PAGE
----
Viewpoint: Here’s why the controversial field of epigenetics is ‘so alluring’

epigenetics

I think of stories I’ve been told about my grandmother in 1945 Japan.

It feels plausible, and poetic, to think that the horrors she endured, the courage she summoned in the face of these challenges while protecting my aunt and uncle, were passed onto my father when he was born, and then to me, becoming “seared” into my own being at a kind of molecular level, as Carmen Maria Machado alludes to in her haunting short story, “A Brief and Fearful Star.” My grit may be linked to my grandmother’s experiences, or my angst.

It’s this kind of psychoanalytical thinking that makes a nascent, uneven, and controversial scientific field known as epigenetic inheritance so alluring.

Early research, such as studies suggesting the existence of epigenetic imprints of trauma in the descendants of Holocaust survivors and famine victims, have already gripped the public with questions and possibilities. Could certain epigenetic “memories” of slavery, genocide, poverty, or abuse be inherited too?

Related article:  ‘Genome doping’: Gene-edited babies could change the world of athletics

Machado’s story thematically unwinds these ideas in a way that science, so far, cannot. Memories lived by a mother reverberate within her daughter’s body, even as they remain unknowable to her. “I know it feels like we are the first people on this land,” Machado’s protagonist daughter tells the reader, echoing these ideas, “but we have been preceded by monsters and men alike.”

Read full, original post: Could the Experiences of Our Ancestors Be “Seared Into Our Cells”?

Outbreak
Outbreak Daily Digest
Biotech Facts & Fallacies
Talking Biotech
Genetics Unzipped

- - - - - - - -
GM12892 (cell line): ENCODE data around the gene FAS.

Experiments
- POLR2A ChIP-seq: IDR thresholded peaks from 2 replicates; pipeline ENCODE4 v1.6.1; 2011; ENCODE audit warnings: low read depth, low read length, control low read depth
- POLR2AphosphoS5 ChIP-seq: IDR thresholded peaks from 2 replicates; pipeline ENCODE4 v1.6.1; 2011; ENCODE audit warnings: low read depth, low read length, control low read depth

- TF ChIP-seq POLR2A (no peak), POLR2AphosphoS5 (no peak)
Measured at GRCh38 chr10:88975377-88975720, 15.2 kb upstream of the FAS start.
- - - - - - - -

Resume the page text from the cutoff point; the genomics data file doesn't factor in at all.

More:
ft covidresponseus feature

Video: Viewpoint: The US wrote the global playbook on the coronavirus and then ignored it

A year ago, the United States was regarded as the country best prepared for a pandemic. Our government had spent ...
mag insects image superjumbo v

Disaster interrupted: Which farming system better preserves insect populations: Organic or conventional?

A three-year run of fragmentary Armageddon-like studies had primed the journalism pumps and settled the media framing about the future ...
dead bee desolate city

Are we facing an ‘Insect Apocalypse’ caused by ‘intensive, industrial’ farming and agricultural chemicals? The media say yes; Science says ‘no’

The media call it the “Insect Apocalypse”. In the past three years, the phrase has become an accepted truth of ...
globalmethanebudget globalcarbonproject cropped x

Infographic: Cows cause climate change? Agriculture scientist says ‘belching bovines’ get too much blame

A recent interview by Caroline Stocks, a UK journalist who writes about food, agriculture and the environment, of air quality ...
organic hillside sweet corn x

Organic v conventional using GMOs: Which is the more sustainable farming?

Many consumers spend more for organic food to avoid genetically modified products in part because they believe that “industrial agriculture” ...
benjamin franklin x

Are most GMO safety studies funded by industry?

The assertion that biotech companies do the research and the government just signs off on it is false ...
gmo corn field x

Do GMO Bt (insect-resistant) crops pose a threat to human health or the environment?

Bt is a bacterium found organically in the soil. It is extremely effective in repelling or killing target insects but ...
favicon

Environmental Working Group: EWG challenges safety of GMOs, food pesticide residues

Known by some as the "Environmental Worrying Group," EWG lobbies for tighter GMO legislation and famously puts out annual "dirty dozen" list of fruits and ...
m hansen

Michael Hansen: Architect of Consumers Union ongoing anti-GMO campaign

Michael K. Hansen (born 1956) is thought by critics to be the prime mover behind the ongoing campaign against agricultural biotechnology at Consumer Reports. He is an ...
News on human & agricultural genetics and biotechnology delivered to your inbox.
Optional. Mail on special occasions.
Send this to a friend